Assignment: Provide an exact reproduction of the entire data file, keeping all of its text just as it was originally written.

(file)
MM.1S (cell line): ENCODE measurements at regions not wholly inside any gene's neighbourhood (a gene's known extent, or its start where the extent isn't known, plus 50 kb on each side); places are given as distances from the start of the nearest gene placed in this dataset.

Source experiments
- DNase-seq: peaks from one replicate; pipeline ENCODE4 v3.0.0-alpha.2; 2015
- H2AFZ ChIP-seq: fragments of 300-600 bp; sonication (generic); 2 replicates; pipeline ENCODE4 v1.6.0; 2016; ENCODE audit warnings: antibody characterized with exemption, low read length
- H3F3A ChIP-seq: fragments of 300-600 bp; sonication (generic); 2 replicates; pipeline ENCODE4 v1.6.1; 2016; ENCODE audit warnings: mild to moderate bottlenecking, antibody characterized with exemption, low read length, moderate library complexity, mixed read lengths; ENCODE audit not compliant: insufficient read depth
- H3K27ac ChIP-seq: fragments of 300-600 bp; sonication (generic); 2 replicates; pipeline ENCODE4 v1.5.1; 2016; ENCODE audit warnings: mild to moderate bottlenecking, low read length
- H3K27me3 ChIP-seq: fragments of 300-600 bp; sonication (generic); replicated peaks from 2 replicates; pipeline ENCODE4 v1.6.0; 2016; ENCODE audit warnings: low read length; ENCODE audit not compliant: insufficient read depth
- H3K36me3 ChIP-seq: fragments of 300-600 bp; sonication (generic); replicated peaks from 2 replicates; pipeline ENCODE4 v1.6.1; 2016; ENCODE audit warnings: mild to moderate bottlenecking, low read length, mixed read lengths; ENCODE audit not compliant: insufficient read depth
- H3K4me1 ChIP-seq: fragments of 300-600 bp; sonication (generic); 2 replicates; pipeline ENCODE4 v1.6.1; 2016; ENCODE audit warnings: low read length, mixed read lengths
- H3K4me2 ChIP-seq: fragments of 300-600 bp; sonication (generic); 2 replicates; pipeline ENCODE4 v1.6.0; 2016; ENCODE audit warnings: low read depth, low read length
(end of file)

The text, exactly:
MM.1S (cell line): ENCODE measurements at regions not wholly inside any gene's neighbourhood (a gene's known extent, or its start where the extent isn't known, plus 50 kb on each side); places are given as distances from the start of the nearest gene placed in this dataset.

Source experiments
- DNase-seq: peaks from one replicate; pipeline ENCODE4 v3.0.0-alpha.2; 2015
- H2AFZ ChIP-seq: fragments of 300-600 bp; sonication (generic); 2 replicates; pipeline ENCODE4 v1.6.0; 2016; ENCODE audit warnings: antibody characterized with exemption, low read length
- H3F3A ChIP-seq: fragments of 300-600 bp; sonication (generic); 2 replicates; pipeline ENCODE4 v1.6.1; 2016; ENCODE audit warnings: mild to moderate bottlenecking, antibody characterized with exemption, low read length, moderate library complexity, mixed read lengths; ENCODE audit not compliant: insufficient read depth
- H3K27ac ChIP-seq: fragments of 300-600 bp; sonication (generic); 2 replicates; pipeline ENCODE4 v1.5.1; 2016; ENCODE audit warnings: mild to moderate bottlenecking, low read length
- H3K27me3 ChIP-seq: fragments of 300-600 bp; sonication (generic); replicated peaks from 2 replicates; pipeline ENCODE4 v1.6.0; 2016; ENCODE audit warnings: low read length; ENCODE audit not compliant: insufficient read depth
- H3K36me3 ChIP-seq: fragments of 300-600 bp; sonication (generic); replicated peaks from 2 replicates; pipeline ENCODE4 v1.6.1; 2016; ENCODE audit warnings: mild to moderate bottlenecking, low read length, mixed read lengths; ENCODE audit not compliant: insufficient read depth
- H3K4me1 ChIP-seq: fragments of 300-600 bp; sonication (generic); 2 replicates; pipeline ENCODE4 v1.6.1; 2016; ENCODE audit warnings: low read length, mixed read lengths
- H3K4me2 ChIP-seq: fragments of 300-600 bp; sonication (generic); 2 replicates; pipeline ENCODE4 v1.6.0; 2016; ENCODE audit warnings: low read depth, low read length